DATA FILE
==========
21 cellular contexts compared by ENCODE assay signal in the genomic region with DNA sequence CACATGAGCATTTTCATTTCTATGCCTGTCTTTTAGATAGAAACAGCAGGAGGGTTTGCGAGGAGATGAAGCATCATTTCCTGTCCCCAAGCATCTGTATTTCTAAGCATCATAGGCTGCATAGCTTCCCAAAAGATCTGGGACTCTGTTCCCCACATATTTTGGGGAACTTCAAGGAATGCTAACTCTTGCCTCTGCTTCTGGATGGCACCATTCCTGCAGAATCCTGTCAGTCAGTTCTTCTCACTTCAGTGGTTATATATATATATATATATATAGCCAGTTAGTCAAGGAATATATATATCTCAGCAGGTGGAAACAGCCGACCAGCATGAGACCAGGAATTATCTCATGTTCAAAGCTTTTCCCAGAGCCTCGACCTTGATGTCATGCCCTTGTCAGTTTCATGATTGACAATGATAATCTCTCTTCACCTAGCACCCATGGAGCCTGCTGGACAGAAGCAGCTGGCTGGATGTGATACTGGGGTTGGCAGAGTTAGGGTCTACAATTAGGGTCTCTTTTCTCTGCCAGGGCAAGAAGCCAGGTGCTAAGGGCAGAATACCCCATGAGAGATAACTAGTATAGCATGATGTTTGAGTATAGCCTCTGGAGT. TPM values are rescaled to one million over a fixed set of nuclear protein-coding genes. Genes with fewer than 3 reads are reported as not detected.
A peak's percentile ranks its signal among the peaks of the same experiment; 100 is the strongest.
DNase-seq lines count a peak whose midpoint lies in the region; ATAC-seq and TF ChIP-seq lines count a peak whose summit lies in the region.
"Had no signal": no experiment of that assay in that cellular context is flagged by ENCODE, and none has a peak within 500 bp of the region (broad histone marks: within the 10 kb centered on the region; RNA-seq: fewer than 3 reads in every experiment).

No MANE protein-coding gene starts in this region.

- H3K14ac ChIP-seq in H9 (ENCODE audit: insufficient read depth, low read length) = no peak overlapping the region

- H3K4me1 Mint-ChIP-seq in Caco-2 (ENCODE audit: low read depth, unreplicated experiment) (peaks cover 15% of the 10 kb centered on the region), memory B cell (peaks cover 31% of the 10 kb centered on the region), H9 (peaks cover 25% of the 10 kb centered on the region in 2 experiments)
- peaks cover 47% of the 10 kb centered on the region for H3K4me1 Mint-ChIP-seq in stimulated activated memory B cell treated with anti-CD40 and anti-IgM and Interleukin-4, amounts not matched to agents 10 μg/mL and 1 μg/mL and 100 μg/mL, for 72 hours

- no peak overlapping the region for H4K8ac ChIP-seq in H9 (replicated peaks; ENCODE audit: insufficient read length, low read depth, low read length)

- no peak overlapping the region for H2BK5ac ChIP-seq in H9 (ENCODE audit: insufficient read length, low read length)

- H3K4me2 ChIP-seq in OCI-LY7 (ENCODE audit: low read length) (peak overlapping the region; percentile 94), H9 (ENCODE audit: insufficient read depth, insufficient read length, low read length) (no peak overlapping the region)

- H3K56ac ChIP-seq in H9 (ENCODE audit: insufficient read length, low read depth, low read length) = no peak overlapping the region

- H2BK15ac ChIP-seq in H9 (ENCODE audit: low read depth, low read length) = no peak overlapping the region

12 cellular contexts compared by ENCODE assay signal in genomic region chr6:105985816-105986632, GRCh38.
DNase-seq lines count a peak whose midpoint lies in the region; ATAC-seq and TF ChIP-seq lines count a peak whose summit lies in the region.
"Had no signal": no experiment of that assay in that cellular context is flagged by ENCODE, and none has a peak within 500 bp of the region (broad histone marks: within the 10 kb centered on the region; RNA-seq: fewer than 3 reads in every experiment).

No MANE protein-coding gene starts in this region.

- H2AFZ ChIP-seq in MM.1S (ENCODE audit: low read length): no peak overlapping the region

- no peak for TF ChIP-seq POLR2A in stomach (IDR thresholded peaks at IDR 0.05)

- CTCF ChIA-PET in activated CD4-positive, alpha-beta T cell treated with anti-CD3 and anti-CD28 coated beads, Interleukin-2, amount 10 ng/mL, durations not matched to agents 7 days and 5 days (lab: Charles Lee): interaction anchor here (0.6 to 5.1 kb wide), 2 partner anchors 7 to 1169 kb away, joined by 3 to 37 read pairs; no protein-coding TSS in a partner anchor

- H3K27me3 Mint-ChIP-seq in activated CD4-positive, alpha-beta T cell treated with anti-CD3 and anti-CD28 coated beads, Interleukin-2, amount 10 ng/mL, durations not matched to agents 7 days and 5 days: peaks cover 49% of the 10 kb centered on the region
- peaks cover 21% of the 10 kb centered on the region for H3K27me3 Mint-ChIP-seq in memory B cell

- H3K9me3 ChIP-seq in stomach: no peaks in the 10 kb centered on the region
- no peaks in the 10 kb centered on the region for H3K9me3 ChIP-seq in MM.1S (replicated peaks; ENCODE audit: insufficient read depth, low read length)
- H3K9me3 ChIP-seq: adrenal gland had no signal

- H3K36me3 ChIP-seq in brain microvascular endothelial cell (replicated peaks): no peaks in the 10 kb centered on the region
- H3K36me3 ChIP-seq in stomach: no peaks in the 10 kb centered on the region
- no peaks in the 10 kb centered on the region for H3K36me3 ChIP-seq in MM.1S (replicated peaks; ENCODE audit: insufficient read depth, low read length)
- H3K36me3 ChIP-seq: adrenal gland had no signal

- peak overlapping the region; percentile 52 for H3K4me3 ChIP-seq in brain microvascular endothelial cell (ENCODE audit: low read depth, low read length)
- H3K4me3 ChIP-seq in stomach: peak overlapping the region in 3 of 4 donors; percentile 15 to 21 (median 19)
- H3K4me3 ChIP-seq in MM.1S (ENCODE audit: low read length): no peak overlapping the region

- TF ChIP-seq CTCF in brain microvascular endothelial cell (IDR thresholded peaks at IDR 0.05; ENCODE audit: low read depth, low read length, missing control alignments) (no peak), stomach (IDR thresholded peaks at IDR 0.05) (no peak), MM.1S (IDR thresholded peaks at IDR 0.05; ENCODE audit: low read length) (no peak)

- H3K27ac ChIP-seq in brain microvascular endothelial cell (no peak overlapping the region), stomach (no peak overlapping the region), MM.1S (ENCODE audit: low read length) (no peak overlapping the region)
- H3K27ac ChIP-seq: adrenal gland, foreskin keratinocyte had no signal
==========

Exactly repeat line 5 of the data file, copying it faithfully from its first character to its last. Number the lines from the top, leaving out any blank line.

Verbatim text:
No MANE protein-coding gene starts in this region.